The receiver's report was received in evidence; it is dated June 11, 1965, and stated that the receiver, "* * * is unable to determine the exact amount of the assets of the corporation.", but his report expressly states that Wolfe-Gilchrist, Inc. either had a large interest in land or $47,000 coming from the officers and directors. This report showed the corporation had assets of $132,107.46 and liabilities of $197,747.86 as of March 31, 1959. There was also testimony given by the president of the plaintiff substantiating the claim of the plaintiff.
Therefore, in answer to the first 2 issues, whether the lower court had the authority, and whether there was sufficient evidence to sustain the judgment, the record is clear that the court had the authority to grant the relief under CLS 1961, § 450.74 and CL 1948, §§ 450.74a, 450.75, and 450.75a and that there was substantial evidence to sustain the judgment.
This Court further finds that the granting of the judgment was consistent with the prayer for relief because in its complaint the plaintiff asks that the defendants account for all monies, property, or other assets received by them from any transactions by and in the name of Wolfe-Gilchrist, Inc., and asks for a complete accounting of the same and that the plaintiff may have such other and further relief that would be agreeable to equity and good conscience. The shape of relief in equity is not of necessity controlled by the prayer, but is formed by the court according to the germane conditions and equities existing at the time decree is made. Carlson v. Williams (1957), 348 Mich. 165.
The only question that remains is, did the lower court fail to give to these defendants proper notice of the proceedings and thus deprive them of due process of law.
GCR 1963, 501.4 does not require a 10 days notice for trial as claimed by the defendants. There may be some question as to whether the defendants were entitled to further notice because they did not enter an appearance in propria persona after their attorney had withdrawn. See Rhoades v. Rhoades (1966), 3 Mich. App. 396. However, it is unnecessary to determine that. By appearing on February 16, 1967, the defendant Leonard H. Wolfe waived any further notice requirement. He was informed by the court on that day that the trial was continued until the following Tuesday, February 21, 1967, and that he should return at that time for the trial. He did not appear as ordered and entry of his default was a proper sanction under GCR 1963, 506.6(2).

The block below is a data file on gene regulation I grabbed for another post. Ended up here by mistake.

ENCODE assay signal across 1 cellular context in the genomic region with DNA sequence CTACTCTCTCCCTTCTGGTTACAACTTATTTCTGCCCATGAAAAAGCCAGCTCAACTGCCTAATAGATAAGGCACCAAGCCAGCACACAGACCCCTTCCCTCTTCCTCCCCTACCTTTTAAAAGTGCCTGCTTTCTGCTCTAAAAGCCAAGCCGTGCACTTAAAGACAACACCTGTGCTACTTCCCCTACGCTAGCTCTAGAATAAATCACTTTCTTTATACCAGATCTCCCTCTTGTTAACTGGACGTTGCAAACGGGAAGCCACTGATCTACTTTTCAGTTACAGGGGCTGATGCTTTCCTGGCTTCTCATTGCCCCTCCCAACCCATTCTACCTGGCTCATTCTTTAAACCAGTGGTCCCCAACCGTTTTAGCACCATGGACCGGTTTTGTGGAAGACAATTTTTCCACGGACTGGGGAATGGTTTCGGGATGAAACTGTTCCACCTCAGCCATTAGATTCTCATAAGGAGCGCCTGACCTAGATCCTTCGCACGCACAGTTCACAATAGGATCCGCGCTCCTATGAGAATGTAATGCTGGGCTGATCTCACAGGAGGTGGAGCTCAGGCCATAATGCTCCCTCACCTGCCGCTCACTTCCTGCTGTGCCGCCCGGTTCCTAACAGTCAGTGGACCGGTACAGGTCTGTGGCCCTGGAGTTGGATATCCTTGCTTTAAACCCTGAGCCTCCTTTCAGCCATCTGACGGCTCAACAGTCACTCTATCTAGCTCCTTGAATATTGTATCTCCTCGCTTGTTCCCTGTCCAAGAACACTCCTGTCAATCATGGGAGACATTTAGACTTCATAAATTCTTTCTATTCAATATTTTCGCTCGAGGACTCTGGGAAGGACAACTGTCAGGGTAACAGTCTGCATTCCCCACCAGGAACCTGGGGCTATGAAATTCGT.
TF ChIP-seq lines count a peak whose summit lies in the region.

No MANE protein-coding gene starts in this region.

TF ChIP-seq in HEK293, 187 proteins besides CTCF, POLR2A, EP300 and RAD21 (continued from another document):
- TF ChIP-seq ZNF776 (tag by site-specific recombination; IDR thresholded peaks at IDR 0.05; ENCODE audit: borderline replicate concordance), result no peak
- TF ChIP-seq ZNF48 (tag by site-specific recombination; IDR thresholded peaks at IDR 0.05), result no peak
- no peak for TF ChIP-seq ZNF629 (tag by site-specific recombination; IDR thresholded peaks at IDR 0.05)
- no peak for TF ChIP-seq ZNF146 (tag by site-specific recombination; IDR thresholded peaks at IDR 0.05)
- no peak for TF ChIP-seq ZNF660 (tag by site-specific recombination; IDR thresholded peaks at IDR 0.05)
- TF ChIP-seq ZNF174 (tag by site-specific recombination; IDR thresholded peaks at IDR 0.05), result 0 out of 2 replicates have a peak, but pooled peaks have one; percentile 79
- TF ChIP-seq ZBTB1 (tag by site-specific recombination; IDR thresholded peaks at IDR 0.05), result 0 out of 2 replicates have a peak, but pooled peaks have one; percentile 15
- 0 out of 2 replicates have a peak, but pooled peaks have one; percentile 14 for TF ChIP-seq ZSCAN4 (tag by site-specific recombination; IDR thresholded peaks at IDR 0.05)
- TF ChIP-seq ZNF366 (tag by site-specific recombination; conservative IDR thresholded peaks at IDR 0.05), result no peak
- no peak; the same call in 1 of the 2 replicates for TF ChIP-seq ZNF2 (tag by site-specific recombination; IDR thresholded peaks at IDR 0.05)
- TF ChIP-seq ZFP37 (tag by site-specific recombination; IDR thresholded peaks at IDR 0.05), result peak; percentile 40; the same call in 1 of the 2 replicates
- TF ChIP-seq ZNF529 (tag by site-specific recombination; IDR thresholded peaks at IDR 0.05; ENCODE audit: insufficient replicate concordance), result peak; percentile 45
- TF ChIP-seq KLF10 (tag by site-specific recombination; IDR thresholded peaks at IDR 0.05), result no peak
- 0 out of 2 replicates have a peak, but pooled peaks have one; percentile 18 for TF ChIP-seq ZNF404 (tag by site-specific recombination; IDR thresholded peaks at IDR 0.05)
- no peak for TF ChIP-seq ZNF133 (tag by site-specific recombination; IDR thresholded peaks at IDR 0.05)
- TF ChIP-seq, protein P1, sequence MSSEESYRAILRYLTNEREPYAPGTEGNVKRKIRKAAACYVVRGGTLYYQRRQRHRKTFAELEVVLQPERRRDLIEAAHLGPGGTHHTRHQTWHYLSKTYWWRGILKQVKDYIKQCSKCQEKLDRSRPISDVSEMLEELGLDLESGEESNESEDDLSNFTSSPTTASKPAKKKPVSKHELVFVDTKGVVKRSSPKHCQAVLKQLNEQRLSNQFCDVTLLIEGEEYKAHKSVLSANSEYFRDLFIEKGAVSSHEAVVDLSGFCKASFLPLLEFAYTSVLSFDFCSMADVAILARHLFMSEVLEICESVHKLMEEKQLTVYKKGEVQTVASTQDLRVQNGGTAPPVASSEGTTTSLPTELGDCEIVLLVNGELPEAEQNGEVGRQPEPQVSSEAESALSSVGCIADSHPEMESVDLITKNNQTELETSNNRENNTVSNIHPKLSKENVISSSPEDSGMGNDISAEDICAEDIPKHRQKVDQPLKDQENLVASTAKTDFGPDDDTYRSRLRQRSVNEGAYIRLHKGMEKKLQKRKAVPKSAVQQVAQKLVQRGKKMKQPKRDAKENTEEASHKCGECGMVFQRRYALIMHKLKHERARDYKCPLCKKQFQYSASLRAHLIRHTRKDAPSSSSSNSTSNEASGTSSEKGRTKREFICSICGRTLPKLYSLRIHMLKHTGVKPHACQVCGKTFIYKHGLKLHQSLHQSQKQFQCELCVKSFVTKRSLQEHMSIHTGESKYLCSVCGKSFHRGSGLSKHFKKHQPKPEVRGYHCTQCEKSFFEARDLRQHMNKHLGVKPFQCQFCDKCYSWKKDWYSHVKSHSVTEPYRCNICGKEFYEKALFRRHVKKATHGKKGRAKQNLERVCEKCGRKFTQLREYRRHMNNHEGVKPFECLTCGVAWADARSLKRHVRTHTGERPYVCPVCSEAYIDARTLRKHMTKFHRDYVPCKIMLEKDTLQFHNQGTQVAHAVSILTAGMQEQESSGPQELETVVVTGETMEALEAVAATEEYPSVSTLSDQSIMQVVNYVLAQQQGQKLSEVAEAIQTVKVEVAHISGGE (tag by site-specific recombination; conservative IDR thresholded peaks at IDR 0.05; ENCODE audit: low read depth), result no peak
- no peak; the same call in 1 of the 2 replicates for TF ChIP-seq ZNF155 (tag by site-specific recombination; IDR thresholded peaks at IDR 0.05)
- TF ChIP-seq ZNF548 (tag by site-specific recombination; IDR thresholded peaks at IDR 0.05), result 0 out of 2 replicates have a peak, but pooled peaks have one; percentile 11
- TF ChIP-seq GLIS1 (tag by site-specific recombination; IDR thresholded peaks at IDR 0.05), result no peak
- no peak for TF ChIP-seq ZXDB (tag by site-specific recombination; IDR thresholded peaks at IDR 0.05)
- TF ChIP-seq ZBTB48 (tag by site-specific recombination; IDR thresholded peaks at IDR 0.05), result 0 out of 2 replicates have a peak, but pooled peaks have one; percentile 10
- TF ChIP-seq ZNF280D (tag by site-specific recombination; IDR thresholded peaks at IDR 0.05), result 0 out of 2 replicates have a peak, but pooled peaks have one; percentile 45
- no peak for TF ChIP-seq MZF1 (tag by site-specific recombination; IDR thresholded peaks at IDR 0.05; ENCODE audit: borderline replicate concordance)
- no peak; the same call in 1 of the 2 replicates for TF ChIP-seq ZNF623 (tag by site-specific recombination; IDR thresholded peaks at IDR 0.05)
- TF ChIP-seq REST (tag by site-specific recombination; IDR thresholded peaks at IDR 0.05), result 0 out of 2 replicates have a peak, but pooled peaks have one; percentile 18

"If the person who fails to attend * * * is a party to the action the court may * * * enter a judgment by default against that party."
Defendants claim that the judgment is invalid because they were not given a 7-day notice as required by GCR 1963, 520.2 pertaining to default judgments. However, this rule cannot apply to this situation. The defendant Leonard H. Wolfe had direct notice from the court of the continuance of the trial from the 16th to the 21st. The provisions of 520.2 have no application to this type of default; their application to this type of situation would completely nullify the sanction under the provisions of 506.6(2).
The record is clear that defendant Leonard H. Wolfe had proper notice of the proceedings, that he appeared in court, that he was ordered to return on the following Tuesday, February 21, 1967, and that he did not appear; that he refused to attend, therefore he must suffer the consequences under rule 506.6(2). As to defendant Leonard H. Wolfe, the judgment is affirmed.
The record shows that the defendant Barbara Wolfe was not in court on February 16, 1967. The record fails to show that she received any notice of any kind of the proceedings to be held February 21, 1967, and therefore her position is much different than that of her husband. The lower court expressly indicated that Leonard H. Wolfe could not represent her, but only himself. There is no evidence that she was either represented or received any notice of the adjournment of the case from February 16 to February 21. The rules as to notice were not properly fulfilled and to allow the judgment to stand against her would be to deny her due process.
The judgment against defendant Barbara Wolfe is void and is hereby set aside. Plaintiff may recover its costs.
QUINN, P.J., and HOLBROOK, J., concurred.